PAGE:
they have made they benefit in numerous ways, including increased community reputation, positive networks effects, and because often “others then improve or suggest improvements . . . to mutual benefit.”49 In particular, the way a solution is implemented can be improved upon by others with different and perhaps more applicable solution knowledge. Another reason is that similar to commercial products where designers control the “of icial” version, every open source project has leaders who decide what is included in the of icial release. By having their individual modi ications included in the collective version it is easier for people to upgrade their software in the future, without going back and making the change again. By being a part of the community people play a part in evolving the product at a higher level, beyond their individual copy.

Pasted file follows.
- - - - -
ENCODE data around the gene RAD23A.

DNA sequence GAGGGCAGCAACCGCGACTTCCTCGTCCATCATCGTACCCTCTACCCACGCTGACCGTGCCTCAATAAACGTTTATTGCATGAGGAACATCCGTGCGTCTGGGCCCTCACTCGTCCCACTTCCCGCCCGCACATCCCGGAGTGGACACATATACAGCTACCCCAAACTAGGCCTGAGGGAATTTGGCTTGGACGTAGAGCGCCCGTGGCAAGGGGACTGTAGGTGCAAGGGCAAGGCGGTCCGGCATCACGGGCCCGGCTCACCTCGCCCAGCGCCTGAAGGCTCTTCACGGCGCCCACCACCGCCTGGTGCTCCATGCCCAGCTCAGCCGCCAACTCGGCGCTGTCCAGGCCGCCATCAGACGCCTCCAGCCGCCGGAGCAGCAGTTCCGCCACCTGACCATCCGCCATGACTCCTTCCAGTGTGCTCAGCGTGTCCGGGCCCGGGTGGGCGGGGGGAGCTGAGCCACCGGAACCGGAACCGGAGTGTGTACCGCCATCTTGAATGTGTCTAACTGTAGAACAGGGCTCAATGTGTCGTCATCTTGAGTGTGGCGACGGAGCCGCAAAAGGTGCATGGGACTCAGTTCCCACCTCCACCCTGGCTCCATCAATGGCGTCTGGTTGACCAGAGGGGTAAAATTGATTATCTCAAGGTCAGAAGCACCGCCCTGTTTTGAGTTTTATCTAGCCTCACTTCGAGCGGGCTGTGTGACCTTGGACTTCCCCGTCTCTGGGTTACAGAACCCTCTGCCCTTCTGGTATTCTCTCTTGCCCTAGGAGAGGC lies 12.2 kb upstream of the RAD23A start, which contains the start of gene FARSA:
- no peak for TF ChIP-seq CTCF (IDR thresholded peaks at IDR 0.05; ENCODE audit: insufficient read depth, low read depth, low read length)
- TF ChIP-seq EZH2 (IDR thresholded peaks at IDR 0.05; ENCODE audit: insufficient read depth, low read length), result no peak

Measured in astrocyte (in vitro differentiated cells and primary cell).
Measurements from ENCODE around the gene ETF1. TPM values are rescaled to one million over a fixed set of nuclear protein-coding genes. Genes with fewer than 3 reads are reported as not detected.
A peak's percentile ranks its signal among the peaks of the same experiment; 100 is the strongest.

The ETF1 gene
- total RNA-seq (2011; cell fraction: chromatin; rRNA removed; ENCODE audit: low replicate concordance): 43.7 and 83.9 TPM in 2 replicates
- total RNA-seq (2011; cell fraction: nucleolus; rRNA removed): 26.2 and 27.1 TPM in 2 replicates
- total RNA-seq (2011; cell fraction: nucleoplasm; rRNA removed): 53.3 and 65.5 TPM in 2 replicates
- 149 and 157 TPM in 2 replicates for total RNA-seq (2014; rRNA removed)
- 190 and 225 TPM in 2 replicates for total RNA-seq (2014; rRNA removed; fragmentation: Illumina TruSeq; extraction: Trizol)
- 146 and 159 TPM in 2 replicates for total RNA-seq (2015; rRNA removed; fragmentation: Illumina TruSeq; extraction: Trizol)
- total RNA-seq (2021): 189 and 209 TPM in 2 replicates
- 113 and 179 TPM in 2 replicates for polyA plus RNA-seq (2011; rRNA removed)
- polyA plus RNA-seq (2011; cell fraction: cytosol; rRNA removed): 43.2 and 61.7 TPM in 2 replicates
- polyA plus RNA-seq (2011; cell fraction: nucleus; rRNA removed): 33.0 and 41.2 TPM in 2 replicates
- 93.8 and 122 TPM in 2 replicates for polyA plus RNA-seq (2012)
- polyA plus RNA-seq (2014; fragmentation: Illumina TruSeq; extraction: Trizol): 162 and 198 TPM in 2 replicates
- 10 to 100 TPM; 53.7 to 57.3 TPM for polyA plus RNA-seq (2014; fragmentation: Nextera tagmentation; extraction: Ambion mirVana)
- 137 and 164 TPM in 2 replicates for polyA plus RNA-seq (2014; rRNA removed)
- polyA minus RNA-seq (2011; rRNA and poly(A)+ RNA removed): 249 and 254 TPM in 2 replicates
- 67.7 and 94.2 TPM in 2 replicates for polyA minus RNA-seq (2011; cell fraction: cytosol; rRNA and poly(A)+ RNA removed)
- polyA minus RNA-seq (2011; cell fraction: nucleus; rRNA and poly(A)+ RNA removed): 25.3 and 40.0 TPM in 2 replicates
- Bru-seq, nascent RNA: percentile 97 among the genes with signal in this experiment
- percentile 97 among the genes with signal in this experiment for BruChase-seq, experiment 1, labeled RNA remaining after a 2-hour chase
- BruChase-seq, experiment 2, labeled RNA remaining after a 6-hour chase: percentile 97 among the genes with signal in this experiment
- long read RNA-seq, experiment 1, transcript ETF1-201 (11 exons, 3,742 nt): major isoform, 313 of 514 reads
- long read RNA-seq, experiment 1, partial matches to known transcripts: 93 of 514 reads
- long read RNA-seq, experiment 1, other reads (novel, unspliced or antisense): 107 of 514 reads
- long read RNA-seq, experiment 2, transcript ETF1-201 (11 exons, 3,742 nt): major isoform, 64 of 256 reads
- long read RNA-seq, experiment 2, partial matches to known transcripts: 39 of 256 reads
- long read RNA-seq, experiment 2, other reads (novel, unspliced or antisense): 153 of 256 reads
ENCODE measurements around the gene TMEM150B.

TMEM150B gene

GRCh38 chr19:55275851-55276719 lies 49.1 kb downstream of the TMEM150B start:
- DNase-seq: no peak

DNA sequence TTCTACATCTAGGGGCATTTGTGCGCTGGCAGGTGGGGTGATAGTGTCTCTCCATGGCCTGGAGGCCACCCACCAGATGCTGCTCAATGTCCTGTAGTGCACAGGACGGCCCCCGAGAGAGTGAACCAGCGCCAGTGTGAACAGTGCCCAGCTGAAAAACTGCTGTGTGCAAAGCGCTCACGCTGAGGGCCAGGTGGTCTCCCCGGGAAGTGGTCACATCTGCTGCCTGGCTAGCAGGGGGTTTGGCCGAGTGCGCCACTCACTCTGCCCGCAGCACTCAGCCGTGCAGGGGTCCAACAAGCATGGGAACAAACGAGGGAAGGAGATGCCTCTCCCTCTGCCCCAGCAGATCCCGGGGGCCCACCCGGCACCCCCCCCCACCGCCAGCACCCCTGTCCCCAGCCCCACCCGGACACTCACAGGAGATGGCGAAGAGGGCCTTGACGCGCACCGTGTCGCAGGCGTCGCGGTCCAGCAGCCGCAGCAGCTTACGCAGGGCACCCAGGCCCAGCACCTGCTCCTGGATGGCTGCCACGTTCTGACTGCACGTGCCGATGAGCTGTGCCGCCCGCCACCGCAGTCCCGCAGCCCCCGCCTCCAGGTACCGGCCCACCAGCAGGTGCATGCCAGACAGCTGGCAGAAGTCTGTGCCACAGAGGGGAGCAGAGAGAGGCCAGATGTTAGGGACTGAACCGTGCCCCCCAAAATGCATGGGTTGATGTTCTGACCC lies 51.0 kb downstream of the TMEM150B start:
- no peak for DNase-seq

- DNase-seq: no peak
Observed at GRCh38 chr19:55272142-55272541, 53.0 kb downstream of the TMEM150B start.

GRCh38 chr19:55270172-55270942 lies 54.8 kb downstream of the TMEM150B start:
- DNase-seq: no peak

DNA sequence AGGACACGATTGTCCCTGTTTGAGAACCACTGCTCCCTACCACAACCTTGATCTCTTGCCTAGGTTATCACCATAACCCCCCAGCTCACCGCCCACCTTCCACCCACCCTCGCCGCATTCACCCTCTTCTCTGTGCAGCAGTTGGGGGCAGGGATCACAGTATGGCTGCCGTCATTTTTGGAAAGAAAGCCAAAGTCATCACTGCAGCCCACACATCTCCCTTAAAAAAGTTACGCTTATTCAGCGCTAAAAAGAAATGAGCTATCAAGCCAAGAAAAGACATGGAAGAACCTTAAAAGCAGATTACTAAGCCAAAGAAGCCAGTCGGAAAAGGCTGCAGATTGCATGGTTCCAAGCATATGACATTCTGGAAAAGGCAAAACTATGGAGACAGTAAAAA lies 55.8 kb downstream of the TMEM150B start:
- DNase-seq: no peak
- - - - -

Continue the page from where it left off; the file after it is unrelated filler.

Outside of the open source world legal restrictions often hamper the creation and growth of user communities focused on product adaptation. Companies use patents to lay claim to a particular innovation or idea, which disallows others from using or building on top of that. To ward off competition “Major firms can invest to develop large portfolios of patents. They can then use these to create ‘patent thickets’—dense networks of patent claims that give them plausible grounds for threatening to sue.”50 In the software and media worlds copyright is used for the same purpose, companies control how people can modify products they legally own, justifying these restrictions with laws created to thwart piracy. A tension exists between these sorts of business practices and product evolution because people are being legally hampered from adapting products. The patent/copyright business model has worked well in the past, and at times today there is evidence that it drives innovation and healthy competition. It